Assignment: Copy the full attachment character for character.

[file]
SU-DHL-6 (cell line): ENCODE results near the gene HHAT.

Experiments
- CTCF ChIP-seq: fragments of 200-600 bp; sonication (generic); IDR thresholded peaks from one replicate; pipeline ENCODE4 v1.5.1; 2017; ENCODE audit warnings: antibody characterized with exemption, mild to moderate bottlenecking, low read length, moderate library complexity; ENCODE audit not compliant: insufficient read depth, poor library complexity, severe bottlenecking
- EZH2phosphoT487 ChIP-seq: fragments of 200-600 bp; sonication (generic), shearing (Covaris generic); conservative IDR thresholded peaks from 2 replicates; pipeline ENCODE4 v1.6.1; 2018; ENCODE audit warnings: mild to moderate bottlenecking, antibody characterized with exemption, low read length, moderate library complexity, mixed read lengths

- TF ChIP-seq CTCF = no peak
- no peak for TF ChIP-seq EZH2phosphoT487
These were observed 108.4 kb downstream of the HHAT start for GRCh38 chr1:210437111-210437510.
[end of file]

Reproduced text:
SU-DHL-6 (cell line): ENCODE results near the gene HHAT.

Experiments
- CTCF ChIP-seq: fragments of 200-600 bp; sonication (generic); IDR thresholded peaks from one replicate; pipeline ENCODE4 v1.5.1; 2017; ENCODE audit warnings: antibody characterized with exemption, mild to moderate bottlenecking, low read length, moderate library complexity; ENCODE audit not compliant: insufficient read depth, poor library complexity, severe bottlenecking
- EZH2phosphoT487 ChIP-seq: fragments of 200-600 bp; sonication (generic), shearing (Covaris generic); conservative IDR thresholded peaks from 2 replicates; pipeline ENCODE4 v1.6.1; 2018; ENCODE audit warnings: mild to moderate bottlenecking, antibody characterized with exemption, low read length, moderate library complexity, mixed read lengths

- TF ChIP-seq CTCF = no peak
- no peak for TF ChIP-seq EZH2phosphoT487
These were observed 108.4 kb downstream of the HHAT start for GRCh38 chr1:210437111-210437510.